In response to Foxconn's change in direction, the White House on Wednesday reference to Trump's work to improve the USA business climate.
Trump also suggested that Foxconn hire military veterans to meet the demand for tech workers, Gou said, adding that he thinks it is a feasible proposal.
Following the news, Racine County leaders issued a statement saying they "welcome today's announcement that Foxconn has determined the LCD/TFT technology it will build at its advanced manufacturing campus".
"We look forward to continuing to expand our investment in American talent in Wisconsin and the US", Foxconn said in its statement.
Foxconn had said it was considering a high-tech research hub for the site, earlier planned for making LCD panels. Robin Vos, Republican speaker of the state Assembly, said on Twitter: "And some wonder why we would doubt the sincerity of @GovEvers when his party celebrates 13k jobs as a 'boondoggle?'"
Hintz said the state hasn't paid out the incentives that are associated with employment and with capital investment, which could total to $4 billion of taxpayer money.
It remains to be seen how well Trump will perform in the 2020 election, but one thing's for sure: He won't be able to campaign on persuading Foxconn to bring thousands of new factory jobs to Wisconsin.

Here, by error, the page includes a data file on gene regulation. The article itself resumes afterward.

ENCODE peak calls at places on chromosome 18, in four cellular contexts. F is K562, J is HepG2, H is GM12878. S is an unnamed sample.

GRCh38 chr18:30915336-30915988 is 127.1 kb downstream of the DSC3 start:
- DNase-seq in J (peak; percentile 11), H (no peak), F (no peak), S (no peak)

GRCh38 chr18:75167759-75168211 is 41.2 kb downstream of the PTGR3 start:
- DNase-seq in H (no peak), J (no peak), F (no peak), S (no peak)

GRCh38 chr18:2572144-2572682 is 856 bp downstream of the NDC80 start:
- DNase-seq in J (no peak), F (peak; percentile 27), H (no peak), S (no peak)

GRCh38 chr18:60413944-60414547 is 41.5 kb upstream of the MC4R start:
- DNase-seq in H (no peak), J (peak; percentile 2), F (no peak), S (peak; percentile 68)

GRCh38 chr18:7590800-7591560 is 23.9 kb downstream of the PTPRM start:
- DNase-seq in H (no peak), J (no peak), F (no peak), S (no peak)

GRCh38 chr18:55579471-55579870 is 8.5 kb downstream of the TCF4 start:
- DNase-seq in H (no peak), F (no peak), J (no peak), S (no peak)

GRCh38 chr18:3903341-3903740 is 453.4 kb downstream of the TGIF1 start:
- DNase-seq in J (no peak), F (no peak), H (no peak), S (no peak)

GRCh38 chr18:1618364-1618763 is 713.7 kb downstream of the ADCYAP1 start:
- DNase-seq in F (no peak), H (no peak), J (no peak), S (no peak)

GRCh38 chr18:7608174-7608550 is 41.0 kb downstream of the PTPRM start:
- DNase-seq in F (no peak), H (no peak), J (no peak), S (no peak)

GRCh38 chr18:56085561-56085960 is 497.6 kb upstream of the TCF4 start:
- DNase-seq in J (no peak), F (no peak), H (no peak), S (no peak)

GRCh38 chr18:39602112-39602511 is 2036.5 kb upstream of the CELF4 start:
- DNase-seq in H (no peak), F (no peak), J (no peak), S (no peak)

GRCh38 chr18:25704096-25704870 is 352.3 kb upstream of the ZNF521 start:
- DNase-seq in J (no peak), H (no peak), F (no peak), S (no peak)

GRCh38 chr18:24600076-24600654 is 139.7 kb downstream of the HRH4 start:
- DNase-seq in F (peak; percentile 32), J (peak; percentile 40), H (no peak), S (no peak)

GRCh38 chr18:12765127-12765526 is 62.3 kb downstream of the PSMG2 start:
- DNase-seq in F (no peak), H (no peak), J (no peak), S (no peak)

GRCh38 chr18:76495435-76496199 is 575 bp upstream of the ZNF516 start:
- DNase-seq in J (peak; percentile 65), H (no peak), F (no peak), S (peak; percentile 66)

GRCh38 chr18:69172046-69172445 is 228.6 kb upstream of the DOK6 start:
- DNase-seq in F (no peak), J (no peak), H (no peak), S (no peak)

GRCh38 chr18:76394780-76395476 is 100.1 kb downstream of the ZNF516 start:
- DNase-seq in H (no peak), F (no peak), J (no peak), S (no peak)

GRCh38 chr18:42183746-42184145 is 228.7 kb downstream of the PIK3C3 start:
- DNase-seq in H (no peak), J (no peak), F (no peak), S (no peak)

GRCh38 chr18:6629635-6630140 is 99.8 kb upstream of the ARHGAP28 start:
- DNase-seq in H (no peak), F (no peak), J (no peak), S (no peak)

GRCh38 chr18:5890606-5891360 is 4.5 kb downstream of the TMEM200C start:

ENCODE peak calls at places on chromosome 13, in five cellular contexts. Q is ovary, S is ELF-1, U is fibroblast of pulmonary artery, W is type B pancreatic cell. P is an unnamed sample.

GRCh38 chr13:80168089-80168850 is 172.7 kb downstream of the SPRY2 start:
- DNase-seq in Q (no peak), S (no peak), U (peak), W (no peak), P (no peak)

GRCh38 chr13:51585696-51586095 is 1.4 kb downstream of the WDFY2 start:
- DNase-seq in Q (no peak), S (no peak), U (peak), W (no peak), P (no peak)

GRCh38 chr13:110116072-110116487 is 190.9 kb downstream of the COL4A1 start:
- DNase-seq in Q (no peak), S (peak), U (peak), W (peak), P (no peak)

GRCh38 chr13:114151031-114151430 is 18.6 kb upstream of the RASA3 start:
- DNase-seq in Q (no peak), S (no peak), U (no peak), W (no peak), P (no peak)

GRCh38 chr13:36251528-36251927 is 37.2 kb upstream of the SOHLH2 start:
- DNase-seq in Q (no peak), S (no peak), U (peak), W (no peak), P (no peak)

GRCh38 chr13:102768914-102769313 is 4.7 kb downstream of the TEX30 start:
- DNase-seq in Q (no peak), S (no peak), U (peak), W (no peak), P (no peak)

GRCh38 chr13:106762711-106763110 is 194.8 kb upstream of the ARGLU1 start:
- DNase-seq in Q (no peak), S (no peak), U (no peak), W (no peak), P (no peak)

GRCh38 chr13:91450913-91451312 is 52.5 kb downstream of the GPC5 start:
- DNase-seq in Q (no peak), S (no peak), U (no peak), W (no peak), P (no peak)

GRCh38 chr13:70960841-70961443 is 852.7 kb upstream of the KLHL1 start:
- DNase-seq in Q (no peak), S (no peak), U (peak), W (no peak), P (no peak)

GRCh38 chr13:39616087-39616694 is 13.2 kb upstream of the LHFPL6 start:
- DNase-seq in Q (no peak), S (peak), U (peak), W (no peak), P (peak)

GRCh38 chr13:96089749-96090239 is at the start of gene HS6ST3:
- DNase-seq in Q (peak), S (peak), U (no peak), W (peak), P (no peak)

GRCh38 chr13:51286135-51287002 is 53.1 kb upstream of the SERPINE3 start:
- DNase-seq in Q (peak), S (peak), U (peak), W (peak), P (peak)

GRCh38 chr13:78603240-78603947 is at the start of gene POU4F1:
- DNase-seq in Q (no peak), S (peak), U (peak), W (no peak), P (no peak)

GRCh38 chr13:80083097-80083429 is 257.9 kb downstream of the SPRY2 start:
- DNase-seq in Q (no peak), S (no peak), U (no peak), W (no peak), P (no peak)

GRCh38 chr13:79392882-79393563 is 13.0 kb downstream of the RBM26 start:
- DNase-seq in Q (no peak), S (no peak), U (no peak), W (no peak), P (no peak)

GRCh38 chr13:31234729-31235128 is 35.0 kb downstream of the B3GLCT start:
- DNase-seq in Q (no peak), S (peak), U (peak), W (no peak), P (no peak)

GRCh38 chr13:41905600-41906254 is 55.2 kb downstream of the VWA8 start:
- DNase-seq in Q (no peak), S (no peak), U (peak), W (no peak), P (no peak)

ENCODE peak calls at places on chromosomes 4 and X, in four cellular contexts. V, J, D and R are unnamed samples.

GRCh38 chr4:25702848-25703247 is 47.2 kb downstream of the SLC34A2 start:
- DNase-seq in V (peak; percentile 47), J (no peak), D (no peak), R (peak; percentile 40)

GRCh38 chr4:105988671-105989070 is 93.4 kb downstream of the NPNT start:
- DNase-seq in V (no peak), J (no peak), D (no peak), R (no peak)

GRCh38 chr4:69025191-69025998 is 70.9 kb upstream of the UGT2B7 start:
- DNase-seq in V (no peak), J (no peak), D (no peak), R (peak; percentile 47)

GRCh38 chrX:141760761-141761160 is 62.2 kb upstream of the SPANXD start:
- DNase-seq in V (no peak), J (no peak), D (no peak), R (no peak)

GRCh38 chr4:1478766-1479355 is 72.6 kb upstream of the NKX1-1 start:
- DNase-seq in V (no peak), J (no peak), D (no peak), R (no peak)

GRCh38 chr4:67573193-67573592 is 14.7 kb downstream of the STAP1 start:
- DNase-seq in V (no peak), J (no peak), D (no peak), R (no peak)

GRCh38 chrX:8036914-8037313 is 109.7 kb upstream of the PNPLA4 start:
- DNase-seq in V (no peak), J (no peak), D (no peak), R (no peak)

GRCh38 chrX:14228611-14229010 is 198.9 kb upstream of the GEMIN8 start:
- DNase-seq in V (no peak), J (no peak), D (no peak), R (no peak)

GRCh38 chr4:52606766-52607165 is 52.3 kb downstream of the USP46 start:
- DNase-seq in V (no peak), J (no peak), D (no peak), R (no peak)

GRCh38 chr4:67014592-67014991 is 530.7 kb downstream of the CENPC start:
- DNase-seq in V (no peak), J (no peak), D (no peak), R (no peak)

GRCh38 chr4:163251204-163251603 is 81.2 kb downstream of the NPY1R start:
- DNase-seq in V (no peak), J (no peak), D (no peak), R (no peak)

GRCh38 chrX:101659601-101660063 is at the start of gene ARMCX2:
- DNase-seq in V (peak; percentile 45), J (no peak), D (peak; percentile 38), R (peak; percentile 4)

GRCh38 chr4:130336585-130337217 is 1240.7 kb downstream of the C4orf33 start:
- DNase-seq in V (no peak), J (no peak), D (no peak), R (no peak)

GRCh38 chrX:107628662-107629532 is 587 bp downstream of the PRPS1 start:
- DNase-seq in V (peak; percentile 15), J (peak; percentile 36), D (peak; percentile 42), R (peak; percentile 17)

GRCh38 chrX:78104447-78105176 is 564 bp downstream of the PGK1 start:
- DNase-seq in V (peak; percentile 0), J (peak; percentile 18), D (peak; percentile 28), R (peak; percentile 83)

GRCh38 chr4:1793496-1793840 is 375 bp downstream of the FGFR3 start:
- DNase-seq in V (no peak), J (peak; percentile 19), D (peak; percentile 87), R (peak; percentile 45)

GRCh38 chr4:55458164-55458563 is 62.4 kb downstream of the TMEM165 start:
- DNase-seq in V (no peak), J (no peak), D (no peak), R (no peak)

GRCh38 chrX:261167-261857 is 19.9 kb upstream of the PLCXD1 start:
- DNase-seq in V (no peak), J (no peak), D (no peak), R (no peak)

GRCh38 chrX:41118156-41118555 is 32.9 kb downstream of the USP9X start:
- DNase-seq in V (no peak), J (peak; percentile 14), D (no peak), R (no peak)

Apple supplier Foxconn confirmed on Friday that it will build a $10 billion Wisconsin plant, after concerns bubbled up this week that it was backing away from its initial commitment.
However, plans were changed after President Donald J. Trump and Foxconn chairman Terry Gou discussed the project.
In an interview with Reuters, Louis Woo, special assistant to Foxconn Chief Executive Terry Gou, cited high costs and a lacking market for screens in the United States as reason for rethinking the factory.
Since Foxconn broke ground in June 2018, the Taiwan-based manufacturer known as the iPhone maker, has constantly revised its vision for its Wisconsin facility.
Current Wisconsin Gov. Tony Evers, a Democrat, said on Friday that Foxconn had appeared to stay on track the whole time but claimed their messaging hasn't always been clear.
As part of the Foxconn deal, Wisconsin legislators agreed to pay up to 40 percent of local government debt for the project, if asked to do so.
Mark Hogan, CEO of the Wisconsin Economic Development Corporation, the state's economic development agency, under both Walker and Evers, said on Thursday in a statement that the contract was not under negotiation.
Still, whose group nurtures technology in Wisconsin, said Foxconn can succeed if the plant becomes more research-oriented because its areas of interest match up with Wisconsin's strengths, such as robotics, medical imaging and industrial imaging.